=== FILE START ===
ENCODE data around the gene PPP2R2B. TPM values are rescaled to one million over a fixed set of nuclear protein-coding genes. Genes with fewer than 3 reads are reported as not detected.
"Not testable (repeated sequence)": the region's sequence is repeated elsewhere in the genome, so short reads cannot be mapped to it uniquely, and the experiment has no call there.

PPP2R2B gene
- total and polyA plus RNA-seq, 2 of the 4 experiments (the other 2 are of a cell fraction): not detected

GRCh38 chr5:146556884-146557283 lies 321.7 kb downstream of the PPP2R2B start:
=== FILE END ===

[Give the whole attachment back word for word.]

ENCODE data around the gene PPP2R2B. TPM values are rescaled to one million over a fixed set of nuclear protein-coding genes. Genes with fewer than 3 reads are reported as not detected.
"Not testable (repeated sequence)": the region's sequence is repeated elsewhere in the genome, so short reads cannot be mapped to it uniquely, and the experiment has no call there.

PPP2R2B gene
- total and polyA plus RNA-seq, 2 of the 4 experiments (the other 2 are of a cell fraction): not detected

GRCh38 chr5:146556884-146557283 lies 321.7 kb downstream of the PPP2R2B start: